Who Gives Better Marriage Advice?
In this excerpt from The Marriage Hearse, a love-torn man weighs the marital styles of writer William Faulkner and comedian Mickey Rooney.
In Larry Duberstein’s The Marriage Hearse, East Coast intellectual Maurice Locksley self-analyzes to no end.
He has an ex-wife, a second wife, and a young mistress – and he can’t decide which of the later two would make him the happiest. On the brink of a midlife crisis, Locksley searches for marital advice in an unlikely place: the romantic lifestyles of writer William Faulkner and comedic actor Mickey Rooney.
William Faulkner, himself a writer, once offered some advice on the subject of wives. He said the trick was to keep the first one and simply try to outlast her.
Good wry words from a pithy small-town man who valued his leisure, his ramblings and his ruminations, his pipe and his bourbon, and above all his work. A man must have his range and be at home on it, and to continually muddy the waters of priority with questions of the heart would surely take much away from the peace and quiet of life. If a man will go strewing sons and lovers, wives and daughters about the map, slicing his time and scattering his money, he may very well find there is little of either left for “himself.” . . .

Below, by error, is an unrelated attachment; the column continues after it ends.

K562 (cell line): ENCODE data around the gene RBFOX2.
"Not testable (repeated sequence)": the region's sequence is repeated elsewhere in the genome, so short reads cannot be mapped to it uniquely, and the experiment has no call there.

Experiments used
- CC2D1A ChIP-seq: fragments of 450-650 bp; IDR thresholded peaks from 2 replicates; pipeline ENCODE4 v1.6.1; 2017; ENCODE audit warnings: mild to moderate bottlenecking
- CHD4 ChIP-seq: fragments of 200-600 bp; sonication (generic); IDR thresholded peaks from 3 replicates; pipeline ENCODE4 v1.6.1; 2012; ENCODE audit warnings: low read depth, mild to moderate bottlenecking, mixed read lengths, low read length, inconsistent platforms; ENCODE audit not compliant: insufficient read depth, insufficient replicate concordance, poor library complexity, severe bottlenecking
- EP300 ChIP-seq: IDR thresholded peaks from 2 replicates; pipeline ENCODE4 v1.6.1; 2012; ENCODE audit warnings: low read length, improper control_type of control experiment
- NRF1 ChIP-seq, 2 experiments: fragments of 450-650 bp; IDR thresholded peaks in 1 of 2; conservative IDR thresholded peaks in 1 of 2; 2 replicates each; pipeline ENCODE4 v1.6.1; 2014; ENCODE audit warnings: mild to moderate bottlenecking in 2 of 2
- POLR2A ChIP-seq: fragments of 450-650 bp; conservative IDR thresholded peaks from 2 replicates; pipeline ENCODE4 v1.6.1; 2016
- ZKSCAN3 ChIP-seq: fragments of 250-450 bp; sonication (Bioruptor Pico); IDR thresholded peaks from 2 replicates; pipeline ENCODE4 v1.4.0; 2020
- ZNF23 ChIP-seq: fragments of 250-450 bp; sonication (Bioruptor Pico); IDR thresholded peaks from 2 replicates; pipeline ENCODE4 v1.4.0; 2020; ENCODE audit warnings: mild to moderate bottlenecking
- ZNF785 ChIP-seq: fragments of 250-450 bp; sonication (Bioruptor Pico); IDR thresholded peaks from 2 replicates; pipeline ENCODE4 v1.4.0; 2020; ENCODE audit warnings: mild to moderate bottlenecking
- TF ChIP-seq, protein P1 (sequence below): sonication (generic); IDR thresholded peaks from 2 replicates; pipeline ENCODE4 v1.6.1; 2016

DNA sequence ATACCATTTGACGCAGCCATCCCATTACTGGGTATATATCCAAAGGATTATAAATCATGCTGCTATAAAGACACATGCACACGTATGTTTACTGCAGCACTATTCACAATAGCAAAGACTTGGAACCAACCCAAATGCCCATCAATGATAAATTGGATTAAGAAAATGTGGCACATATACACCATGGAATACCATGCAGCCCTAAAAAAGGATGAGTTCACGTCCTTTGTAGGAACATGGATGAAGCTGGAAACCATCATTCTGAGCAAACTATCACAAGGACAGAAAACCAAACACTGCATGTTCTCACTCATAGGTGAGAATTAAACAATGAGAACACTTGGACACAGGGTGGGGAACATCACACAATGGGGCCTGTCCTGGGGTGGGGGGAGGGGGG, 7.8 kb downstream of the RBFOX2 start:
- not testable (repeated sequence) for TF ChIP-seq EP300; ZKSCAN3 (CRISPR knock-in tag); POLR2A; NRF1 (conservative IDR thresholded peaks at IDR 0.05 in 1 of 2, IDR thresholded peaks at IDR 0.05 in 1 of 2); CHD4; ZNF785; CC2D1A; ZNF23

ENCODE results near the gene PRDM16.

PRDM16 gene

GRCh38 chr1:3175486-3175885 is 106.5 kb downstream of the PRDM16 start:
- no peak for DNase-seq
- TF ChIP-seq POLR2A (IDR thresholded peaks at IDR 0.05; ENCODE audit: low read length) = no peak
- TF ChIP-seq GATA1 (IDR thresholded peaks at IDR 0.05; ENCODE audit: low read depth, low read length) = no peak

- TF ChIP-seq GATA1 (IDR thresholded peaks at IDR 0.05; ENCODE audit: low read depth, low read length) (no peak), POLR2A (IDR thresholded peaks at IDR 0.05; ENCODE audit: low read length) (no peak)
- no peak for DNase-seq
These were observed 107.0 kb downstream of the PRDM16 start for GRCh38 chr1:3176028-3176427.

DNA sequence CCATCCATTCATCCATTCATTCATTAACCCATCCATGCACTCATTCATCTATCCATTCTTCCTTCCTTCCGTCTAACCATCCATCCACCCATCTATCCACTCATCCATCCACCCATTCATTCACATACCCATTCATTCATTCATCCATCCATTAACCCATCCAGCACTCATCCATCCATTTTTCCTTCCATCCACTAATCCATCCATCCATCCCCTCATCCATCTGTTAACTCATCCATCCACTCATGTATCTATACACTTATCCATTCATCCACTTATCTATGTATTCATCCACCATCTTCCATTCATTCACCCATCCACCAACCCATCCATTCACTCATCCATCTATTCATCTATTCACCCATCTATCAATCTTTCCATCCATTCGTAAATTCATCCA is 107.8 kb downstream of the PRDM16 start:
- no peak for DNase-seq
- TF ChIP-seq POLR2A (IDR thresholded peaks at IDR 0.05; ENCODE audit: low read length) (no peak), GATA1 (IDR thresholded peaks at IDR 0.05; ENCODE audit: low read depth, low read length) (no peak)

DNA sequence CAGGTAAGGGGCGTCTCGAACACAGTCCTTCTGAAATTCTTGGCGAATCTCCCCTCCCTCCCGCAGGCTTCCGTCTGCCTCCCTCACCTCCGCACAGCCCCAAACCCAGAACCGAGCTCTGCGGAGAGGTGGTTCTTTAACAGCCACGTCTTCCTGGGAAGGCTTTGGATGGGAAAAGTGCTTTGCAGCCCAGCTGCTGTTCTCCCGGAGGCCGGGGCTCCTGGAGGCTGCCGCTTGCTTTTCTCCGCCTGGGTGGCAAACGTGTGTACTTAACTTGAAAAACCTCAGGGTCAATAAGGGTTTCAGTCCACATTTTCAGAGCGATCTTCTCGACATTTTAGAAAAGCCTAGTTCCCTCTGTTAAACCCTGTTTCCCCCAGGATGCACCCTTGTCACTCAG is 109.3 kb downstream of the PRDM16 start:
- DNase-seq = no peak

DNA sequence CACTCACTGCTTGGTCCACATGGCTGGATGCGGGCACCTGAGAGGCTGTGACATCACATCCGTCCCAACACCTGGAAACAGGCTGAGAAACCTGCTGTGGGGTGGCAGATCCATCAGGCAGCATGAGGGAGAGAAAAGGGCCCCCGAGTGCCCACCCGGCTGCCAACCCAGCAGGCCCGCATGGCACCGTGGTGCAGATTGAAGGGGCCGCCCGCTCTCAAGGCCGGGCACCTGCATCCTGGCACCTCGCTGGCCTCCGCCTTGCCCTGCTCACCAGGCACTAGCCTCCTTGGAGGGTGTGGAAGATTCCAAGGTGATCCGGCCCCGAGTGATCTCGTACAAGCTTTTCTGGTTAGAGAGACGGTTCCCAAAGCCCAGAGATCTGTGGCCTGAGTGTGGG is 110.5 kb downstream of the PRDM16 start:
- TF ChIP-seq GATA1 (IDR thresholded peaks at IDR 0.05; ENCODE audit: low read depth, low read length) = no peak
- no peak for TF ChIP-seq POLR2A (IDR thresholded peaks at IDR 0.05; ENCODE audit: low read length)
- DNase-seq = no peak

Mind you, I have not forgotten Faulkner’s advice on the subject of wives, wisdom relayed to you on the first proper page of this narrative, namely to retain at all costs the initial one. And if apt, then doubly apt if you are already working on number two! Faulkner’s advice were pithy, reader, it were right pithy, and yet maybe it were also wrong. Or irrelevant. Perhaps it were incomplete. I mean, hey, it is possible to reject a pithy wisdom, all things are possible. What about Mickey Rooney, for example. What’s he had, something like eight wives? One more than the fellow who was going to St. Ives!
But eight of them, spread out over a 40 year period, a sort of Five Year Plan for rotating the crop. Why not do it that way, a fresh wifelet every five years, it makes a little sense. Confusing for the children? No more so surely than all those hours of TV on Saturday morning. And the truth is it’s probably okay, right for some folks and not for some others. More breakthrough thinking: the Rooney Plan for Rooney, the Faulkner Plan for Faulkner!
Now I don’t pretend to know the truth about Faulkner or Rooney. Did Faulkner really hang on to the first one? How did that work out for him, all glibness aside? And Rooney. I don’t know where he got those eight wives, if it was eight, or where they went. Or how he felt about any of it, as it unfolded. I just divided 8 into 40, though it did seem to work out okay, a wife every five years, why not? It’s juke-box gospel, after all, nothing cold as ashes after the fire is gone.